Nonprofit Boards & EDs Must Jointly Act During the COVID-19 Crisis
By David Harris
A crisis, such as the current COVID-19 pandemic, requires heightened nonprofit board engagement, because the assumptions the board has made about vision and mission, fiscal oversight, governance, and how to evaluate the executive director get called into question.
For that reason, the executive director alone should not bear the burden of making significant adjustments without the benefit of the boards wisdom, experience, and consent.
Together the board and executive leadership must ask and answer fundamental questions, and must then work together to take action:
Are the services the organization provides still needed, viable, and valuable? If not, how might the mission need to be adapted to the current circumstances?
Are there still adequate internal and external resources, financial and otherwise? If not, what can be done about it?
What are the new operational priorities and how will stakeholders (staff, clients, funders, and other supporters) be impacted?
There should still be a clear division of responsibilities in getting these questions answered and developing a plan. Specifically, executive leadership should be gathering input from the staff (perhaps the most important stakeholder group), developing options, identifying the potential impacts, and ultimately developing and executing an action and a communication plan.
Meanwhile the board needs to assess how realistic the financial projections are, approve any changes in focus or services, document key decisions, assist with stakeholder relationships that might be at risk, and communicate the action plan in a unified manner.
In addition, this is a time when the board should be demonstrating unity and support for the staff, clients, and the mission and ensuring that the core values of the organization are being reinforced since actions taken in a crisis will be judged against those core values.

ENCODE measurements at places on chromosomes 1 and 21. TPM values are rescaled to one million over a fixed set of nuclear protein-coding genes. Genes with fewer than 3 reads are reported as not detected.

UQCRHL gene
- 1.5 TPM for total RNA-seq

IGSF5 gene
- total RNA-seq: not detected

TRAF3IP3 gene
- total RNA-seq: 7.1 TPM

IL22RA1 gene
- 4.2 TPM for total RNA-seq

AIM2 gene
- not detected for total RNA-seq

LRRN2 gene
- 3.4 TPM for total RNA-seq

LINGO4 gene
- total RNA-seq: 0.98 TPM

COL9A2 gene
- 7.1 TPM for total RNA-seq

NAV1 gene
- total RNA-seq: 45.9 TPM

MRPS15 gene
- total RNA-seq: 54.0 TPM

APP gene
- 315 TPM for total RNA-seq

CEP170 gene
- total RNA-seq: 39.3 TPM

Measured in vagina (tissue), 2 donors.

With this backdrop, here is a recommended 10-step process for navigating this crisis:
Face the facts: Put an action team together with key board members and staff leadership and solicit input from staff and other stakeholders to collect all the available data as it relates to budgets, program needs and constraints, and the potential impact on stakeholders. In particular, revise cash flow projections and highlight the unknowns.
Use core values to guide decision-making: Review the mission and values of the organization and consider what staff and other key stakeholders expect and deserve.
Be transparent and share information widely: Honesty and openness will build credibility and lessen the repercussions of difficult decisions while often attracting new supporters.
Build an action plan and an action team to implement it: Set out discrete timeframes for action (30, 60, 90, 180 days); adapt your by-laws as needed to allow for new ways to meet, new authorities needed, etc.; triage and look for new ways to deliver programs as needed, perhaps looking for partners that might be able to take on some program responsibilities or share in some costs; consider the impact on staff, including what may be needed to ramp up services once the crisis has passed; design financial monitoring and response systems so that action plans can be adapted as new information becomes available.
Take bold action and make change: Inform the staff, clients, funders, and others of the need for action and be open to their responses; mobilize the staff and board with discrete responsibilities and timelines; and monitor progress on a regular basis and in a visible manner.
Support staff in adapting to new realities: Board leadership must show their commitment to the staff and the mission and should support the ED in delivering any bad news. Should circumstances require changes in staffing, be clear on compensation, benefits, sources of internal or external assistance, and future potential for returning to normal operations.
Reinforce relationships: Enlist board members to reinforce key community and funder relationships through open, honest conversations designed to learn what stakeholders expect while communicating the organizations plans. Funders often have wide networks that can be very helpful.
Communicate, communicate, communicate: Be clear who speaks for the organization and what the messages are, then use all available channels to get the message out.
Assure compliance with legal obligations: Pay attention to details such as obligations to staff or funders since these can easily be overlooked when moving fast.
Review lessons learned: Crises are learning opportunities about governance, people, core values, and the opportunities that might exist for the organization. Opportunities may exist in service offerings, operational efficiencies, growth potential of staff members, relationships with stakeholders, potential partnerships, the reputation of the organization, and ultimately its vision for the future.